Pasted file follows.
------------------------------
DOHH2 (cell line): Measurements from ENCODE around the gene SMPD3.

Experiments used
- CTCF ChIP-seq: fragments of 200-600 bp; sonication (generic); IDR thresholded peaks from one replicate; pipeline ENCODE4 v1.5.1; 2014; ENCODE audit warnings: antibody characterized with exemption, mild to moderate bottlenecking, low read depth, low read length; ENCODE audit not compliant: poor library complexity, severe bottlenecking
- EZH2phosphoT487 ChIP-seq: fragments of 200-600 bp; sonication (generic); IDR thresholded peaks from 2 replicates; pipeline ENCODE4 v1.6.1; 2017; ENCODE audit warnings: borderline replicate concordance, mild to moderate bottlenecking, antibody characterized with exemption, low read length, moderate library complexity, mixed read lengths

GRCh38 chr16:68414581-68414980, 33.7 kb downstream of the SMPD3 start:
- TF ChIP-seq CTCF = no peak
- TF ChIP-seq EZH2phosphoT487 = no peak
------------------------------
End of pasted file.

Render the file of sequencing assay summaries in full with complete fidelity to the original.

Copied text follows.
DOHH2 (cell line): Measurements from ENCODE around the gene SMPD3.

Experiments used
- CTCF ChIP-seq: fragments of 200-600 bp; sonication (generic); IDR thresholded peaks from one replicate; pipeline ENCODE4 v1.5.1; 2014; ENCODE audit warnings: antibody characterized with exemption, mild to moderate bottlenecking, low read depth, low read length; ENCODE audit not compliant: poor library complexity, severe bottlenecking
- EZH2phosphoT487 ChIP-seq: fragments of 200-600 bp; sonication (generic); IDR thresholded peaks from 2 replicates; pipeline ENCODE4 v1.6.1; 2017; ENCODE audit warnings: borderline replicate concordance, mild to moderate bottlenecking, antibody characterized with exemption, low read length, moderate library complexity, mixed read lengths

GRCh38 chr16:68414581-68414980, 33.7 kb downstream of the SMPD3 start:
- TF ChIP-seq CTCF = no peak
- TF ChIP-seq EZH2phosphoT487 = no peak